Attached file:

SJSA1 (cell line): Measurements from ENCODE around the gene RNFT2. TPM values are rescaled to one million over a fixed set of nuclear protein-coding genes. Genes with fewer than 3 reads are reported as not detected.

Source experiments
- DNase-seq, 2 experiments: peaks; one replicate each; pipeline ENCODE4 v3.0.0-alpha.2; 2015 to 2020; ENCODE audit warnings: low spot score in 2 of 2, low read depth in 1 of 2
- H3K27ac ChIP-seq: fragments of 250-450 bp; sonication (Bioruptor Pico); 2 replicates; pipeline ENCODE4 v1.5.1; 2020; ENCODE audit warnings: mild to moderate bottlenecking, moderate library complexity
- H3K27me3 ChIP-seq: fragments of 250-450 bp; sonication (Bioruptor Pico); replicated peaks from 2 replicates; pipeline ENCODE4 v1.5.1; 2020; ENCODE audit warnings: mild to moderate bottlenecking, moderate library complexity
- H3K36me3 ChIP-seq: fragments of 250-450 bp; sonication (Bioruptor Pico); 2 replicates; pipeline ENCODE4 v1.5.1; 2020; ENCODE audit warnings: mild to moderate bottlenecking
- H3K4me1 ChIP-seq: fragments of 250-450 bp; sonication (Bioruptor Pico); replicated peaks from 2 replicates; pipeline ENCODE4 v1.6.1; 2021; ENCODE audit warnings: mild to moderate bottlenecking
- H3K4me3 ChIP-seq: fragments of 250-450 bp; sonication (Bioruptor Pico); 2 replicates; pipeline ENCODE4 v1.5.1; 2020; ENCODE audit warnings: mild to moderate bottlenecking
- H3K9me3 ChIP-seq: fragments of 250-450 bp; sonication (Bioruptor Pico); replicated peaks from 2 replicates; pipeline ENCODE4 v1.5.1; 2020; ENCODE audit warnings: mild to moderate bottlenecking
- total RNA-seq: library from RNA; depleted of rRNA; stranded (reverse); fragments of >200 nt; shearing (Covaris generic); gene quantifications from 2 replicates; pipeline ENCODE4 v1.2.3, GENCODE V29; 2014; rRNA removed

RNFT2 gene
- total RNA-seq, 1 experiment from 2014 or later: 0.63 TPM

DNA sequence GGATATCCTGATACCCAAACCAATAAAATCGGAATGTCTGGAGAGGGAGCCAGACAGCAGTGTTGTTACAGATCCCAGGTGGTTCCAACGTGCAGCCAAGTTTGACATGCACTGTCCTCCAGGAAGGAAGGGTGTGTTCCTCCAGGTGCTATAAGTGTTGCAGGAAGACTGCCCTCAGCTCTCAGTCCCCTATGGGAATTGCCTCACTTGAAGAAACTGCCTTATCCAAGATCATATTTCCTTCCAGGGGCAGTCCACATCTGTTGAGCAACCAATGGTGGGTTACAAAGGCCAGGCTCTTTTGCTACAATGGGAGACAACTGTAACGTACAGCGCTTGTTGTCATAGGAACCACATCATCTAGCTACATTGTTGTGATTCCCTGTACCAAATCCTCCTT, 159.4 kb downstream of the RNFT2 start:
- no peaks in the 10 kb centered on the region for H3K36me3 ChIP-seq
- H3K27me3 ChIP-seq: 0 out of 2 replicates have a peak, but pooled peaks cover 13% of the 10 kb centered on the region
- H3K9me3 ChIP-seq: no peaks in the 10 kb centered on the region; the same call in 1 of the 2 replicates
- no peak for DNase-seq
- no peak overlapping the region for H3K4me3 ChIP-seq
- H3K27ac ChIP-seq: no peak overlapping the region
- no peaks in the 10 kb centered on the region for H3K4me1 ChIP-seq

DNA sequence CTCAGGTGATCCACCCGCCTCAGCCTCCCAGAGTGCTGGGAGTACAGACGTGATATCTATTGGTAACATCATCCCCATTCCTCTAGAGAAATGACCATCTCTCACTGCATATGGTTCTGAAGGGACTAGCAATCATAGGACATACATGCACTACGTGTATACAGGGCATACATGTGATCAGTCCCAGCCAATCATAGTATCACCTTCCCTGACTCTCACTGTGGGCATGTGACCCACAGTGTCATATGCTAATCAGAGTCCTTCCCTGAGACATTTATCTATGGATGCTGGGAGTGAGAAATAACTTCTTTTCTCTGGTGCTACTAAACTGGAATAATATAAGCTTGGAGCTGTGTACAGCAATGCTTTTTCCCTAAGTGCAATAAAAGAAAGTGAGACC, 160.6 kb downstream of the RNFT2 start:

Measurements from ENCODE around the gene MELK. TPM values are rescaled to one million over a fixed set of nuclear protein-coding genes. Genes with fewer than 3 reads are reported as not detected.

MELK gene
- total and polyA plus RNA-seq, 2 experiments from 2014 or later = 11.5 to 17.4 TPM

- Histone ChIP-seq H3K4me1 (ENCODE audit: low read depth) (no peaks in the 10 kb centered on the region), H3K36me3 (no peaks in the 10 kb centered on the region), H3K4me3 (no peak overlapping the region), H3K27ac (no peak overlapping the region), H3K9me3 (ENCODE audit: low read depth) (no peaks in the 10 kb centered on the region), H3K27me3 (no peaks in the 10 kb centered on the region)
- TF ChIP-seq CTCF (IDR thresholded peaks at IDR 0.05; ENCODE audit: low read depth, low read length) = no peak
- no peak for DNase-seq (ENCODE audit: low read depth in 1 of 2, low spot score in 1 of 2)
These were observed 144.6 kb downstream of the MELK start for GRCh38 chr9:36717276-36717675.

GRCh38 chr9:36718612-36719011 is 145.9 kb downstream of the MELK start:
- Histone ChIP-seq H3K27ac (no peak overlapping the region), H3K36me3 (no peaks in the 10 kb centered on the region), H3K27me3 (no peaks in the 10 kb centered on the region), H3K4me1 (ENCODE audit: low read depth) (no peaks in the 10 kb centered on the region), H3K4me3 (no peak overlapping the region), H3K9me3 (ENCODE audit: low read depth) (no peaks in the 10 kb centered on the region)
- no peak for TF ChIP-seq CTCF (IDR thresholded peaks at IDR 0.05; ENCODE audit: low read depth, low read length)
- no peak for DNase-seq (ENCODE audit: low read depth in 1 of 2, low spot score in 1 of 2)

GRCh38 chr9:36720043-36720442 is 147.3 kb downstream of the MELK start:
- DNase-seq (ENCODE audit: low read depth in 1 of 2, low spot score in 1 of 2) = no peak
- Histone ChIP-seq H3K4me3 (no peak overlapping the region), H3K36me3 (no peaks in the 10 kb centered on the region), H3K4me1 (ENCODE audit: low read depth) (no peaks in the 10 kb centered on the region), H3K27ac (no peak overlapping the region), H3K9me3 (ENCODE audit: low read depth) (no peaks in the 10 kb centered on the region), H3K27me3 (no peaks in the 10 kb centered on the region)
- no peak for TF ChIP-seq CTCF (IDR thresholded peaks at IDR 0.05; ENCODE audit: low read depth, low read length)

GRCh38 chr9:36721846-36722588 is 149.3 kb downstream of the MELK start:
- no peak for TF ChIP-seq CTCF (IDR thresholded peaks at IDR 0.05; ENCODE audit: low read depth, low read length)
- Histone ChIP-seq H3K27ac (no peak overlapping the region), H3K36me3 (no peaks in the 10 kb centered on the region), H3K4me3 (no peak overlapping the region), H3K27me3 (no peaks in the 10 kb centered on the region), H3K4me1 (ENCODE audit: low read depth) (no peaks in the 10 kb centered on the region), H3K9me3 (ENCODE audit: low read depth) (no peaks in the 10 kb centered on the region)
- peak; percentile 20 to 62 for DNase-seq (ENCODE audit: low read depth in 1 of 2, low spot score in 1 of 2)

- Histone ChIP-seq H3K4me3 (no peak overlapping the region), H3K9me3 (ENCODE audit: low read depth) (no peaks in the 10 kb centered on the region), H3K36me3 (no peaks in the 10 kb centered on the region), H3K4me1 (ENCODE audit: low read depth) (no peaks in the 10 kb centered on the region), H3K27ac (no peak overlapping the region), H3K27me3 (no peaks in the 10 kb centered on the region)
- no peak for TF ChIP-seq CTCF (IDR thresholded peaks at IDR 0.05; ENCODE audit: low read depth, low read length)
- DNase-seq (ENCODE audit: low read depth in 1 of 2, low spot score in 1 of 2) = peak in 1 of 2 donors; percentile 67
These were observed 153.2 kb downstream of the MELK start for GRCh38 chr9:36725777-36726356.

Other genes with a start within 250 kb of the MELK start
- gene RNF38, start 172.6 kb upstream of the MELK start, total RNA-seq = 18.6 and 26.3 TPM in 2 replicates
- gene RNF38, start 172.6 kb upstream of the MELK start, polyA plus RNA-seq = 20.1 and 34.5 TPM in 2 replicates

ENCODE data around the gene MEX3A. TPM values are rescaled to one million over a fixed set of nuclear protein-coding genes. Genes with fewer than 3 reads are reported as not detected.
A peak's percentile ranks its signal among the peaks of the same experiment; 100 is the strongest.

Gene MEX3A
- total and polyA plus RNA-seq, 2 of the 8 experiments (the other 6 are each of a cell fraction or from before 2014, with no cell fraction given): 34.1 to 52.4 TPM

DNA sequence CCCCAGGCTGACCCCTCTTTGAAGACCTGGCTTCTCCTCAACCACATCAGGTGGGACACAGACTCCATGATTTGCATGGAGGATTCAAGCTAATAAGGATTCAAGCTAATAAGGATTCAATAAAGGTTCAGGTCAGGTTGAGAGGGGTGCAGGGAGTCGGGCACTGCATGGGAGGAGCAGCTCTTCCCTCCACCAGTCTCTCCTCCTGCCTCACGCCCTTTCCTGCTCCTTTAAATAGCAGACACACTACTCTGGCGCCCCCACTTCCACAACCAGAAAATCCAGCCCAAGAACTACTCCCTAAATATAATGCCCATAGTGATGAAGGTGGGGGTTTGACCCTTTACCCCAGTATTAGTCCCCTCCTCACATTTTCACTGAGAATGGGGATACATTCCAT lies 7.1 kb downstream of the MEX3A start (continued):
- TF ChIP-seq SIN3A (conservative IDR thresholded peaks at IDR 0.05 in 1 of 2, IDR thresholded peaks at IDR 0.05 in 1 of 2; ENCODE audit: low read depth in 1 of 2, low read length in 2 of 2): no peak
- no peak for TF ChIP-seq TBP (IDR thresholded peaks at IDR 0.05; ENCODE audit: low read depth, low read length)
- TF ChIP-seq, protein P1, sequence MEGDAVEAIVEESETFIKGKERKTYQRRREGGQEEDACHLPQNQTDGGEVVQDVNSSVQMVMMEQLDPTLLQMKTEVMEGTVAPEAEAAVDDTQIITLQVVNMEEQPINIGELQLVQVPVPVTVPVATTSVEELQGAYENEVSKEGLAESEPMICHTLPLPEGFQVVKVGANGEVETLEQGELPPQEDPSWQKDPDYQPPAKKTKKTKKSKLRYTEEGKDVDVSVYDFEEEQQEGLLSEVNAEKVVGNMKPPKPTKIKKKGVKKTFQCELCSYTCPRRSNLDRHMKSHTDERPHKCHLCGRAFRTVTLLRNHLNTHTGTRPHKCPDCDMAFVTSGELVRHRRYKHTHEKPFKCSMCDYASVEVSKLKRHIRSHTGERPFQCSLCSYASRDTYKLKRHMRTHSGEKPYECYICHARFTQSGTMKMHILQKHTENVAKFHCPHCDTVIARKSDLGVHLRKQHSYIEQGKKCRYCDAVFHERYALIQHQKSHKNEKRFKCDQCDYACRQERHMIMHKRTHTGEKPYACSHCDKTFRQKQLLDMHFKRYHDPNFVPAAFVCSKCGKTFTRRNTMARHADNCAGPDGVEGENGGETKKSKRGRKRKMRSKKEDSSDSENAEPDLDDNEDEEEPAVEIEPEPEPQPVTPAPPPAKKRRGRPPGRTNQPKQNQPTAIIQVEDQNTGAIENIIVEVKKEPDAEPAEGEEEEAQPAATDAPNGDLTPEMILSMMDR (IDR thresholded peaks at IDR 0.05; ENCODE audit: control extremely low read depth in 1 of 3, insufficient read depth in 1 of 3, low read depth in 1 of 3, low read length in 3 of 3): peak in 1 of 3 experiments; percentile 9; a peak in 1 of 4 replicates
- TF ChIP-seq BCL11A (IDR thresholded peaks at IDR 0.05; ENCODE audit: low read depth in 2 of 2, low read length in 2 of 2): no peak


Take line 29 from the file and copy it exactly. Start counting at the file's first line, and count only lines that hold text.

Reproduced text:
GRCh38 chr9:36718612-36719011 is 145.9 kb downstream of the MELK start: